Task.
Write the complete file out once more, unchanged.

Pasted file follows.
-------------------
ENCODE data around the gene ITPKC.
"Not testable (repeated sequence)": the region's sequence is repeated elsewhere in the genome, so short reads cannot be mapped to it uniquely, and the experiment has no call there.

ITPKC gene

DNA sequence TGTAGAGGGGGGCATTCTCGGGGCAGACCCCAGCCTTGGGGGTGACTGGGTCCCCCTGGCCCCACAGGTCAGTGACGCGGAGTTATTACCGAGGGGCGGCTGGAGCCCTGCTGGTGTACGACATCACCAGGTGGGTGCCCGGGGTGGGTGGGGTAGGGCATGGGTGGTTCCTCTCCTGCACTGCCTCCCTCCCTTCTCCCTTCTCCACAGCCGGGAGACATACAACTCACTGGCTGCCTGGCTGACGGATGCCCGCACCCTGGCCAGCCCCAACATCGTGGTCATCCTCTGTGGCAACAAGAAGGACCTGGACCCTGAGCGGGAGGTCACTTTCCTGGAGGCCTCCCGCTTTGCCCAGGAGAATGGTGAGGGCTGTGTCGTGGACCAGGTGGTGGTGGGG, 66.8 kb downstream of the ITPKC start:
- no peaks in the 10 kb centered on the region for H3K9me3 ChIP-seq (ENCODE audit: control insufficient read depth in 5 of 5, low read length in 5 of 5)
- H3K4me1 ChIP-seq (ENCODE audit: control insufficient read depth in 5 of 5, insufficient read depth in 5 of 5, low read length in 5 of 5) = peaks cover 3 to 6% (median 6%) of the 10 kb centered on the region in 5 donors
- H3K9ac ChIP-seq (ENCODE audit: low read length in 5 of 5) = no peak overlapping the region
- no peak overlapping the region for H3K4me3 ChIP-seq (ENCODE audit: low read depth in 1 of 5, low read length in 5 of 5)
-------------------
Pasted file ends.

ENCODE data around the gene ITPKC.
"Not testable (repeated sequence)": the region's sequence is repeated elsewhere in the genome, so short reads cannot be mapped to it uniquely, and the experiment has no call there.

ITPKC gene

DNA sequence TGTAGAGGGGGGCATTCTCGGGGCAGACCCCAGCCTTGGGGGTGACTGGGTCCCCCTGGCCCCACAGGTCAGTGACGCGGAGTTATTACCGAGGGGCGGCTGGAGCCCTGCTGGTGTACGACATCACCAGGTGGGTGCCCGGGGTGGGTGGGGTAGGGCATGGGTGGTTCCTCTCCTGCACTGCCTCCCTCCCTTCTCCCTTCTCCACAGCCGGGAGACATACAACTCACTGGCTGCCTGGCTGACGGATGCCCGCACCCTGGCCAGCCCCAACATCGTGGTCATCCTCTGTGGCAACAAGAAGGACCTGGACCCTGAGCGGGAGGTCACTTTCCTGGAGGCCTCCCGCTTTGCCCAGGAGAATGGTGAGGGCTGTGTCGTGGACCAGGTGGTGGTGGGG, 66.8 kb downstream of the ITPKC start:
- no peaks in the 10 kb centered on the region for H3K9me3 ChIP-seq (ENCODE audit: control insufficient read depth in 5 of 5, low read length in 5 of 5)
- H3K4me1 ChIP-seq (ENCODE audit: control insufficient read depth in 5 of 5, insufficient read depth in 5 of 5, low read length in 5 of 5) = peaks cover 3 to 6% (median 6%) of the 10 kb centered on the region in 5 donors
- H3K9ac ChIP-seq (ENCODE audit: low read length in 5 of 5) = no peak overlapping the region
- no peak overlapping the region for H3K4me3 ChIP-seq (ENCODE audit: low read depth in 1 of 5, low read length in 5 of 5)